By Ross Markman
Highlighted by a car show, health fair and of course seed judging, the Montana Seed Show kicks off with an ag products contest Thursday morning at Harlem High School.
What began as a potato show 53 years ago, the annual seed show has grown to include seeds for crops like wheat, canola and barley roughly 50 to 60 samples of which will be judged in this year's competition, according to Dick Calvert, the seed show's chairman.
"It hasn't always been like this. It used to feature potatoes, but it's escalated since then," said Calvert, in his ninth year as chairman or co-chairman of the annual event.
Calvert first participated in 1992, a year after the seed show took a one-year hiatus.
"I didn't get involved in it earlier. In 1991, they didn't have a show," he said. "Then I got involved after they started again. I just figured I would have time to do it. I think it is something good for the community. It gives them something to look forward to."
Contestants in the car, fleece and seed competitions also have something to look forward to cash prizes.
In addition to awarding 26 rosette ribbons to winners in each category, Montana Seed Show Inc., the nonprofit group that coordinates the event, gives each grand champion $50.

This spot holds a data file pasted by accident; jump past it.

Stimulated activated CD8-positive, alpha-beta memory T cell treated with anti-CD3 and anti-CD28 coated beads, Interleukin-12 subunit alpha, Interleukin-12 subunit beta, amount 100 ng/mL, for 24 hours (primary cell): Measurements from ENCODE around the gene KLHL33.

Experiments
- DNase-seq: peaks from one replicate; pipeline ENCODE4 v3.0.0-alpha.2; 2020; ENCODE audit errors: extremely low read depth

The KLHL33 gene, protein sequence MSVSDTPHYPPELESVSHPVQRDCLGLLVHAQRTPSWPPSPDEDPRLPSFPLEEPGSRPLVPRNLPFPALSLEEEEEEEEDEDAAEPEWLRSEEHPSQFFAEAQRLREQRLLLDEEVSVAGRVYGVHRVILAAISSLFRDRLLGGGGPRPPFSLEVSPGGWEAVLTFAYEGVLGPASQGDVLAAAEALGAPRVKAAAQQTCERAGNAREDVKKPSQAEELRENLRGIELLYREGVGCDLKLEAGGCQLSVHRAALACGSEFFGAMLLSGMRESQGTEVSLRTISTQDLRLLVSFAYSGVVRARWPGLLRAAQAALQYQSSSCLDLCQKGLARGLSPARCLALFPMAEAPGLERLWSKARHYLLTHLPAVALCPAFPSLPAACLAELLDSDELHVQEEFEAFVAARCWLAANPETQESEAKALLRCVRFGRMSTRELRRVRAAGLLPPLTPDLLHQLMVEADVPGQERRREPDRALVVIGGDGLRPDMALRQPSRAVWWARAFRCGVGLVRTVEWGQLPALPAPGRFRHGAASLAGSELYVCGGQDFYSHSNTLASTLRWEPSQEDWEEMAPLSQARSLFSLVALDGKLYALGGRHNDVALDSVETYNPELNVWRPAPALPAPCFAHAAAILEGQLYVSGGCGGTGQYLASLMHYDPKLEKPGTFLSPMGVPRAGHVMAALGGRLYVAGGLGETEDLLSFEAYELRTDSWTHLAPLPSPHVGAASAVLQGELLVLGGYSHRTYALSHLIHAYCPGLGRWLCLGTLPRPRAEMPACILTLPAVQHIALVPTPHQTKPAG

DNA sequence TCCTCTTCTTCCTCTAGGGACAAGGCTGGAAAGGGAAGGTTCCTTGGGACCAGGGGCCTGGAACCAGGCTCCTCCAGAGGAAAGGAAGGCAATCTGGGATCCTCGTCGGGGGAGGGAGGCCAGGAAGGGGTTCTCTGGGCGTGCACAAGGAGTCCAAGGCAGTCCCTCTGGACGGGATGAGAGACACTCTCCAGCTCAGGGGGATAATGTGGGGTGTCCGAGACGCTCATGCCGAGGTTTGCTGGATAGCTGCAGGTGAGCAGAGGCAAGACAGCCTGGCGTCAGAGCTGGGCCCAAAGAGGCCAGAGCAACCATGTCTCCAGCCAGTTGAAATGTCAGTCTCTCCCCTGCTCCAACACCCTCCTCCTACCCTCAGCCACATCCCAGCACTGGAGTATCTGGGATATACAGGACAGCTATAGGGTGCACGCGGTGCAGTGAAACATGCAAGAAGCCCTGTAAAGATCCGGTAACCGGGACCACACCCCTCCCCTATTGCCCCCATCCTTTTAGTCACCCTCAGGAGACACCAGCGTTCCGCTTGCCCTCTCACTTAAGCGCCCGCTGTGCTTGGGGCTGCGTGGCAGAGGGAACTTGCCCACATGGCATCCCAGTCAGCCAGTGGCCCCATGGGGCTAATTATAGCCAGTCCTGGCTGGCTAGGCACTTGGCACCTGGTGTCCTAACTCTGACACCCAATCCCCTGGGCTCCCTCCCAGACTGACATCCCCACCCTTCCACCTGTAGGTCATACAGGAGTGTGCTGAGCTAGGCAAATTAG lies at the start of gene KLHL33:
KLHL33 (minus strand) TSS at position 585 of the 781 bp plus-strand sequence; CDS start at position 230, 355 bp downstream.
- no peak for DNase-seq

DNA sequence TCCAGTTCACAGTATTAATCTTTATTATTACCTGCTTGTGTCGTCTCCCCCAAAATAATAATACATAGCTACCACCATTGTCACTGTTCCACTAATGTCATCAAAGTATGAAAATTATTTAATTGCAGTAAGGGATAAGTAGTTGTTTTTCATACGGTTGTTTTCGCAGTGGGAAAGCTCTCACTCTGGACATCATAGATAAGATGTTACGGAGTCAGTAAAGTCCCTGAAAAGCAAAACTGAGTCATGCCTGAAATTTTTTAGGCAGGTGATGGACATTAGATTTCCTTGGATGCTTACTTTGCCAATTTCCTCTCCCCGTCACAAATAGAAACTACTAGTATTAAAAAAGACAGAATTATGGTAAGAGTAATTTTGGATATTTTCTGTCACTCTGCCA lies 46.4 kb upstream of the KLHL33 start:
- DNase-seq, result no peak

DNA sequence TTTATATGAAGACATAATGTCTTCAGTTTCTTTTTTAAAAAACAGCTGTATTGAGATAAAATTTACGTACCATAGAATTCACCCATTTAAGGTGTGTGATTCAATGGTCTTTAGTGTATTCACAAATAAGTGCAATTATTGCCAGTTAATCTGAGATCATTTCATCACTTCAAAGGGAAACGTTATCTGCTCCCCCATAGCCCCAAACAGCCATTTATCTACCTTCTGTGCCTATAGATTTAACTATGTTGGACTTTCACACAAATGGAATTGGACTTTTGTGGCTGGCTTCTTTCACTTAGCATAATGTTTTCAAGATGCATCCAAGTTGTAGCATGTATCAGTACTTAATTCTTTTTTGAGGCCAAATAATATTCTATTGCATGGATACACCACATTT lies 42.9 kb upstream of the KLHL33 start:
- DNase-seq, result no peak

Overall, the group spends between $10,000 and $12,000 each year on the seed show, Calvert said.
Though it typically runs smoothly, Calvert said, the seed show is not a simple task. Only about a dozen people coordinate the three-day exhibition each year, he said.
"It gets harder each year to keep going. A lot of the people don't want to be involved anymore," he said. "It's a lot of work for 10 or 12 people. But we get it done."
Calvert estimated about 400 people will attend this year's show, which also features a chili cook-off Thursday night.
The following day Harlem High School will host commercial booths representing businesses from Billings, Malta, Jordan and Havre.
Friday also marks the first day of the health fair perhaps one of the biggest draws to the seed show, Calvert said. For $20 to $40, people can take a blood test and be examined for osteoporosis.
The weekend brings a car and antique tractor show. The car show, along with a quilt exhibition, costs 50 cents to attend.
Calvert, meanwhile, simply hopes for a good attendance and a smooth-running seed show
"This is a chance to visit with old friends and neighbors," he said. "It's just sort of a spring get-together. A lot of people say it marks the beginning of spring."